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Keywords:

  • atrial fibrillation;
  • catheter ablation;
  • pulmonary veins;
  • health economics

Introduction: There is emerging evidence for clinical superiority of catheter ablation over rate and rhythm control strategies in paroxysmal atrial fibrillation (PAF). The objective of this study was to compare costs related to medical therapy versus catheter ablation for PAF in Ontario (Canada).

Methods: Costs related to medical therapy in the analysis included the cost of anticoagulation, rate and rhythm control medications, noninvasive testing, physician follow-up visits, and hospital admissions, as well as the cost of complications related to this management strategy. Costs related to catheter ablation were assumed to include the cost of the ablation tools (electroanatomic mapping or intracardiac echocardiography-guided pulmonary vein ablation), hospital and physician billings, and costs related to periprocedural medical care and complications. Costs related to these various elements were obtained from the Canadian Registry of Atrial Fibrillation (CARAF), government fee schedules, and published data. Sensitivity analyses looking at a range of initial success rates (50–75%) and late attrition rates (1–5%), prevalence of congestive heart failure (CHF) (20–60%), as well as discounting varying from 3% to 5% per year were performed.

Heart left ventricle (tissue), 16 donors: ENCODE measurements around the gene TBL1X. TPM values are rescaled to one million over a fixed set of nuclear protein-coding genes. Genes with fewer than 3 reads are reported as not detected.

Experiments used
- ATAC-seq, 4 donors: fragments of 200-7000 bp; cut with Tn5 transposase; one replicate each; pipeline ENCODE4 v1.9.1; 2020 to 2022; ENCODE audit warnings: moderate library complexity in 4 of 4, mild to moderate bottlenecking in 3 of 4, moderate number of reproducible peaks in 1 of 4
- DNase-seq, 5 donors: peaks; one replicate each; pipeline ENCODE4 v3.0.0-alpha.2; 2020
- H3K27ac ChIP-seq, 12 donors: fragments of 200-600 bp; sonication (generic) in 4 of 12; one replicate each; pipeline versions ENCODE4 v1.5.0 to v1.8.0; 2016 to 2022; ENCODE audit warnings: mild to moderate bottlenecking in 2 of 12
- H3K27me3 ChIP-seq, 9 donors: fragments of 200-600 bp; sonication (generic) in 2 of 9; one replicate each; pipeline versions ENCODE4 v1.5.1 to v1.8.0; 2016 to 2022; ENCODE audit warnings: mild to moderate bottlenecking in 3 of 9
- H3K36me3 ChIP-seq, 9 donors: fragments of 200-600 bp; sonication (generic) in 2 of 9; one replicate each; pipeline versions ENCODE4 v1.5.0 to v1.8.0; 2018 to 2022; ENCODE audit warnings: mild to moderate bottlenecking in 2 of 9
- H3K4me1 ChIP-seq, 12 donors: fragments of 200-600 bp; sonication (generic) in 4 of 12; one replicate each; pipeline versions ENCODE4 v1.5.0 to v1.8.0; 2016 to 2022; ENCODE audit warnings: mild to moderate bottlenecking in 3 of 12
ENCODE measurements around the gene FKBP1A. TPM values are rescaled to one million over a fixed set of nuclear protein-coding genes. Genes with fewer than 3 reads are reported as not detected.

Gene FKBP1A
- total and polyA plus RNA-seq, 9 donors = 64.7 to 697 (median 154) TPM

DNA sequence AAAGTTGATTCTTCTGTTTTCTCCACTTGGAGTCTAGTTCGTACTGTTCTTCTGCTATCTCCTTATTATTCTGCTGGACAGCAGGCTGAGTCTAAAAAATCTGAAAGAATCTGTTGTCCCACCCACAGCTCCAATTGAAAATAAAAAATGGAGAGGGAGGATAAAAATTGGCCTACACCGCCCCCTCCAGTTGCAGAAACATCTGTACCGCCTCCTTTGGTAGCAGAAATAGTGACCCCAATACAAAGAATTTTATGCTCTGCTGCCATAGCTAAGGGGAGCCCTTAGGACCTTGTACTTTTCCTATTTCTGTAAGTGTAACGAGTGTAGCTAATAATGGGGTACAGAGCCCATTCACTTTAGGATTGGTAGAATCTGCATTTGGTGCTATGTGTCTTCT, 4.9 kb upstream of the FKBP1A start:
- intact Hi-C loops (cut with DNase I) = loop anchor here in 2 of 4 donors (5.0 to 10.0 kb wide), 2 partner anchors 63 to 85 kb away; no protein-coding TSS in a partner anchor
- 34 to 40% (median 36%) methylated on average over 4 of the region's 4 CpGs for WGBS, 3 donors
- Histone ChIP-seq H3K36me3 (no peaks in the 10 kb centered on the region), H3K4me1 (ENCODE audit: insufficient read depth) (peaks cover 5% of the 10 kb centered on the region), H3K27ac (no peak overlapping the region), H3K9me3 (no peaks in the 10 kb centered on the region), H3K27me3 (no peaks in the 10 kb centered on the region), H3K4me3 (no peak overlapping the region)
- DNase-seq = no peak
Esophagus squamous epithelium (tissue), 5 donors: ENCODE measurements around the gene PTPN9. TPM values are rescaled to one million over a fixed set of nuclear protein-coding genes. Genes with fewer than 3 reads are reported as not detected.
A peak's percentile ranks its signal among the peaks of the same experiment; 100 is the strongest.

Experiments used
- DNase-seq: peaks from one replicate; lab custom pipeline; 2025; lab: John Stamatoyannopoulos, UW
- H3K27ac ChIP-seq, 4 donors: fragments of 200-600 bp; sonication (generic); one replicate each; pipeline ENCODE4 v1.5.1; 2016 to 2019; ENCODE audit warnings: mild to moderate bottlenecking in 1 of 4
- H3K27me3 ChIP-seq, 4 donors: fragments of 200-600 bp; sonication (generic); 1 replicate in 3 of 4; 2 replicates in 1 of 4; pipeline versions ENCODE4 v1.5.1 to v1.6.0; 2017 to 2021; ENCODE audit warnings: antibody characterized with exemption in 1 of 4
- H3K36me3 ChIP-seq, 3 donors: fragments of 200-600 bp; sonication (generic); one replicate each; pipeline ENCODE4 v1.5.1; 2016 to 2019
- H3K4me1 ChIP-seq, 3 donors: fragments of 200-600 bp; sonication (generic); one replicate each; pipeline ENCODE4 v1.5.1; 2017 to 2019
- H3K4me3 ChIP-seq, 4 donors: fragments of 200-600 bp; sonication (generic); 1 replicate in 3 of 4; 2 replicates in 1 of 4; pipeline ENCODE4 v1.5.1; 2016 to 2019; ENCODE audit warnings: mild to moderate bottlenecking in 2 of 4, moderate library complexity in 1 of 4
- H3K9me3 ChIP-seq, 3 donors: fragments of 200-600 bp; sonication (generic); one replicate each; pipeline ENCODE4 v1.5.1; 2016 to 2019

Results: The cost of catheter ablation ranged from $16,278 to $21,294, with an annual cost of $1,597 to $2,132. The annual cost of medical therapy ranged from $4,176 to $5,060. Costs of ongoing medical therapy and catheter ablation for PAF equalized at 3.2–8.4 years of follow-up.

Conclusion: Catheter ablation is a fiscally sensible alternative to medical therapy in PAF with cost equivalence after 4 years.